TABLE 9: new fireworks regulations South Australia November 23 2001There are other considerations that individuals need to take intoaccount when viewing legal public displays. TABLE 10 below, highlightsimportant considerations that the general public should take intoaccount when next viewing a firework show.

Other Considerations* Spectators should obey all ushers or monitors and respect thesafety barriers* Although it rarely happens, it is possible that a fireworkcomponent might fall to the ground without exploding. The publicshould be cautioned not to touch these fireworks* Pets have very sensitive ears and the booms and bangs associatedwith fireworks can be distressing.

* Leave the lighting of all fireworks to the trained operator whenyou attend a public display.

* Sparklers, fountains and other items that many states allow foruse by private individuals are not appropriate to use when a largecrowd is present* Protect your hearing because fireworks can peak at 140-160decibels.

* Like playing with matches, children should not have access to anytype of firework* The fumes produced from the explosives are toxic, therefore careshould be taken not to inhale the fumes or prolong contactTABLE 10: Health ConsiderationsConclusionThe art of fireworks has evolved greatly since its initial discoveryin Ancient China. From simply a flash of light, the addition of metalcompounds has allowed new and vivid colours to be created.

The basic concept of the firework has been adopted for militarypurposes, initially as war rockets and eventually to its use asgunpowder. In non-threatening ways, the properties of fireworks havebeen transformed into a use for signaling and illumination duringperiods of darkness for both safety and military purposes.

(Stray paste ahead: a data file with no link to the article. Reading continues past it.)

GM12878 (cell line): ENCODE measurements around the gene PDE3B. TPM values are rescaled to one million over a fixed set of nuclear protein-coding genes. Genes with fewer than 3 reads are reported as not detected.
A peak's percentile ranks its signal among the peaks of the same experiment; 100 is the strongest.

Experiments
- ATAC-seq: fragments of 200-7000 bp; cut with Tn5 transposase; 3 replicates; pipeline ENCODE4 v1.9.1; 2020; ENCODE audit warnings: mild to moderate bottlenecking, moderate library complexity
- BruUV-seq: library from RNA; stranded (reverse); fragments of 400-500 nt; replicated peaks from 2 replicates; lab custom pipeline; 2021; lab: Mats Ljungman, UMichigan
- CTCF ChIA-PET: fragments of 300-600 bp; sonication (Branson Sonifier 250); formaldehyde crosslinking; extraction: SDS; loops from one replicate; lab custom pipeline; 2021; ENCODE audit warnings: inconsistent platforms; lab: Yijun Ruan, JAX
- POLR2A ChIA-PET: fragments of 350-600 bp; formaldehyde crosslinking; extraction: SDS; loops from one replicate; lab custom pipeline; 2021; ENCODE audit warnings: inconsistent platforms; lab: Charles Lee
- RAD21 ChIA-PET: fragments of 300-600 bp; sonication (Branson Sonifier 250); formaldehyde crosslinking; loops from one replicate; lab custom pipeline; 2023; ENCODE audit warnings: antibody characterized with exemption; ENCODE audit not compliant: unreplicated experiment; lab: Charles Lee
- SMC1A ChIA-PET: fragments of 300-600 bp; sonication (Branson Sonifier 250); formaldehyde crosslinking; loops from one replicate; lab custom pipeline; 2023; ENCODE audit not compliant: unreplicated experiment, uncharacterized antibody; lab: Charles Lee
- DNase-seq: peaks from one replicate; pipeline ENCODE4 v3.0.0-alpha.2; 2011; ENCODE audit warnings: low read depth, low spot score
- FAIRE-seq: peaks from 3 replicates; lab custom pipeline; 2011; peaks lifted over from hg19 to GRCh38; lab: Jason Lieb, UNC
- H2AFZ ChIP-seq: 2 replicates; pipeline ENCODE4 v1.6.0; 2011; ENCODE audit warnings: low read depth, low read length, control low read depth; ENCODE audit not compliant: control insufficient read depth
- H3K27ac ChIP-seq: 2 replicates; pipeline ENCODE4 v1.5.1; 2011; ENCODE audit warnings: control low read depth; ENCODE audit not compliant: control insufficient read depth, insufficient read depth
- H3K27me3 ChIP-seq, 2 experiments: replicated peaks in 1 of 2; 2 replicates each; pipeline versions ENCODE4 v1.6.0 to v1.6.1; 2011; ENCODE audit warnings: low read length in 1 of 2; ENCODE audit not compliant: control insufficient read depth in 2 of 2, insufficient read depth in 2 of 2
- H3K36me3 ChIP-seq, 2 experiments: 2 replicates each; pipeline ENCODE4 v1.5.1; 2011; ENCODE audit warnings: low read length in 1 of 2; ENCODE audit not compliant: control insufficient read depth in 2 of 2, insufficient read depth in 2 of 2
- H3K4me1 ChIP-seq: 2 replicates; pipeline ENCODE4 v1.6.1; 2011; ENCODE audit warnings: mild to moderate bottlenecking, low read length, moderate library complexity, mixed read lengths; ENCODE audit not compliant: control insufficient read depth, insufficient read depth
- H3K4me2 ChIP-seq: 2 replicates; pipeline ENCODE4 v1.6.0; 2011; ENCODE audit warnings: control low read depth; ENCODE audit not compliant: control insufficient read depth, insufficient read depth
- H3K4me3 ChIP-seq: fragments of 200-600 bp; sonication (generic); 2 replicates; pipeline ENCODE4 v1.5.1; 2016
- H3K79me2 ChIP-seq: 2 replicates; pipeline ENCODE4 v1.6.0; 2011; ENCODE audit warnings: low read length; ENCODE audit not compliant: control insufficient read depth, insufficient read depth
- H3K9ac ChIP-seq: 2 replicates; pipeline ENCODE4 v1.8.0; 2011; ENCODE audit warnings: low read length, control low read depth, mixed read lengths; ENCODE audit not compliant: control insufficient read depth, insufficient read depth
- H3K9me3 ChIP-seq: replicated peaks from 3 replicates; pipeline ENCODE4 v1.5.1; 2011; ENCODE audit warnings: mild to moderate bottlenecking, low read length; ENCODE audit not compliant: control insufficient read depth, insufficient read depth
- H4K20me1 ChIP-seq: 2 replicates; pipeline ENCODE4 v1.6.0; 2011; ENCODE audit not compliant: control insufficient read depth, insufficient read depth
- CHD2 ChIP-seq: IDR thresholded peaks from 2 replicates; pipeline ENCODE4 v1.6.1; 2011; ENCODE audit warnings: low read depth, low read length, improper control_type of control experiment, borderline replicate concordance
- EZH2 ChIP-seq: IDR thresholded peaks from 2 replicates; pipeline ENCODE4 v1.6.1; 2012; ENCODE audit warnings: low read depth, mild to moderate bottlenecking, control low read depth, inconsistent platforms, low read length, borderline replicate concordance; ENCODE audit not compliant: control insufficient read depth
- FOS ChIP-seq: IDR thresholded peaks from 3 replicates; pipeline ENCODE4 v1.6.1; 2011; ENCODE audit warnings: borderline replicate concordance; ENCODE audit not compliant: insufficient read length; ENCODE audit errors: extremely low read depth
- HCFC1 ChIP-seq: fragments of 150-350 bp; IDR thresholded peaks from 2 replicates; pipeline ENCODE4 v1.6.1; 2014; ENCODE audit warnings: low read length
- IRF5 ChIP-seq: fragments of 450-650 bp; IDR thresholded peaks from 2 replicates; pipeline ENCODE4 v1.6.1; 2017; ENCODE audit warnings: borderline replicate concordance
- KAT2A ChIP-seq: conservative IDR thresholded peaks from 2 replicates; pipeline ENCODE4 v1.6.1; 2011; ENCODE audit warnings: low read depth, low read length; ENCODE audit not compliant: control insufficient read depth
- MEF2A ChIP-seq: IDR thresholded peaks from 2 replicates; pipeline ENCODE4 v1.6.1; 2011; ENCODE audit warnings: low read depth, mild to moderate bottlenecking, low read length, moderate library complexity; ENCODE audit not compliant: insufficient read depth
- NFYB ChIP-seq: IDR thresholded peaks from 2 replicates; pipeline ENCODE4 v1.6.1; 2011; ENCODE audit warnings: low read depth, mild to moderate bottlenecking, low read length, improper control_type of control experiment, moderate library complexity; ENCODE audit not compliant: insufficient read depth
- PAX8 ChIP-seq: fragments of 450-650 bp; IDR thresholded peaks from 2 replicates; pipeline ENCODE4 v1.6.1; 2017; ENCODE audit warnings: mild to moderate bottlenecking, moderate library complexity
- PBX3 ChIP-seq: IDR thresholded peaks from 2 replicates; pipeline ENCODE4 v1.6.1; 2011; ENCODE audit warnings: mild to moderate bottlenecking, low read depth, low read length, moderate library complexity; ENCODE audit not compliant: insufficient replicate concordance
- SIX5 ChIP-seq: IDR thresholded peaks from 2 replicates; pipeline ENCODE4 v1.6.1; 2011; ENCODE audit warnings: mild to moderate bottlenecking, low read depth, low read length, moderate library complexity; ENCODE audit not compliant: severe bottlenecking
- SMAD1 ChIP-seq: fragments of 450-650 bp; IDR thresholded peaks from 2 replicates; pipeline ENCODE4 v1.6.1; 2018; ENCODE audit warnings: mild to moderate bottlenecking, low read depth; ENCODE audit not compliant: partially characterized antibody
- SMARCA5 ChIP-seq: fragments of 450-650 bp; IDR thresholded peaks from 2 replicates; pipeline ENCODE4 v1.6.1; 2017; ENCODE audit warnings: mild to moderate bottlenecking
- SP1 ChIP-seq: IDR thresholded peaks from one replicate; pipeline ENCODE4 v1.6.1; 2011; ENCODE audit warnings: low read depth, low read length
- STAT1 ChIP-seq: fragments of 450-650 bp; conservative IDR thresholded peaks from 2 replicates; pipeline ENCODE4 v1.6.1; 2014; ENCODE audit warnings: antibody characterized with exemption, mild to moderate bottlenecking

The chemical processes of redox reactions and combustion are presenting the explosion of fireworks. The addition of metal ions are whatcreates the colours as their electrons return to ‘ground state’ afterbeing excited by the heat energy released during the explosion.

In order to make fireworks safe for everyone to enjoy, we must firsteducate each other on how to appropriately view fireworks. It is nowby law, illegal to be in possession of any firework without a permit,which is a positive move toward making fireworks a safe form ofnighttime entertainment.

Fireworks have evolved greatly through the Middle Ages thanks to theEuropeans. The only negative aspect with fireworks is Europe’s use ofthe technology to create gunpowder-based weaponry.

While fireworks are truly fascinating to watch, they are verydangerous because of their explosive nature and the high level ofnoise emitted. Despite all the dangers associated with fireworks, theyshould remain in use within our society for their primary purpose ofentertainment.

Bibliography

Books and Encyclopedia’sAuthorYearTitleCountry of PublicationPublisherEncyclopedia BritannicaJames and KennedyBob
Morton198420012002Fireworks and FlaresFireworksThe EssentialsUnited States of AmericaUnited States of AmericaAustraliaEncyclopedia BritannicaWorld Book EncyclopediaHartley Management GroupCD-ROM’sAuthorYearTitle of ArticleCDROMPublisherWesley Bocxe2001FireworksEncarta 2001Microsoft CorporationInternetAuthorTitle of articleAddressDateLiving Media India Ltd.

Pat KigerThink QuestNicholas MuellerAbout LtdThe Chemistry of FireworksThe Science of FireworksThe Chemistry of FireworksSparkle, Fizz, Boom!Chemistry of fireworks colourshttp://www.ulearntoday.com/magazine/physics_article1.jsp?FILE=fireworkshttp://tlc.discovery.com/tlcpages/fireworks/fireworks_sciencehttp://library.thinkquest.org/15384/chem/http://www.cae.wisc.edu/~wiscengr/issues/feb01/fireworks.htmlhttp://chemistry.about.com/library/weekly/aa062701a.htm